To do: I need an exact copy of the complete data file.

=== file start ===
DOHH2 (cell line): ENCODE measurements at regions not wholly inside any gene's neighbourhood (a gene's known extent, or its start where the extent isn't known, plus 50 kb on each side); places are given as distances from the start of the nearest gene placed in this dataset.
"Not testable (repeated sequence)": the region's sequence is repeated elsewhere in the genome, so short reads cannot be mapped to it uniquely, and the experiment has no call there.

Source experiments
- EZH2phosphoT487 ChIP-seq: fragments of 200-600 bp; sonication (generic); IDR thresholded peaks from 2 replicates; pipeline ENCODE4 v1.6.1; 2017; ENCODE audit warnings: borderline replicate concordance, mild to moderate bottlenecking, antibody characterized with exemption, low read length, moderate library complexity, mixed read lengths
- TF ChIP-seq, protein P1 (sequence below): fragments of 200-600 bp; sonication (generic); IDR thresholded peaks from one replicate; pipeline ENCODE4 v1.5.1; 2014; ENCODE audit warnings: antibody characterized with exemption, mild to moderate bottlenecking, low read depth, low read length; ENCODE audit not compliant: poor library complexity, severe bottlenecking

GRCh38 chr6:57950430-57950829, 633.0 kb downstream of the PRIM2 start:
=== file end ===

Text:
DOHH2 (cell line): ENCODE measurements at regions not wholly inside any gene's neighbourhood (a gene's known extent, or its start where the extent isn't known, plus 50 kb on each side); places are given as distances from the start of the nearest gene placed in this dataset.
"Not testable (repeated sequence)": the region's sequence is repeated elsewhere in the genome, so short reads cannot be mapped to it uniquely, and the experiment has no call there.

Source experiments
- EZH2phosphoT487 ChIP-seq: fragments of 200-600 bp; sonication (generic); IDR thresholded peaks from 2 replicates; pipeline ENCODE4 v1.6.1; 2017; ENCODE audit warnings: borderline replicate concordance, mild to moderate bottlenecking, antibody characterized with exemption, low read length, moderate library complexity, mixed read lengths
- TF ChIP-seq, protein P1 (sequence below): fragments of 200-600 bp; sonication (generic); IDR thresholded peaks from one replicate; pipeline ENCODE4 v1.5.1; 2014; ENCODE audit warnings: antibody characterized with exemption, mild to moderate bottlenecking, low read depth, low read length; ENCODE audit not compliant: poor library complexity, severe bottlenecking

GRCh38 chr6:57950430-57950829, 633.0 kb downstream of the PRIM2 start: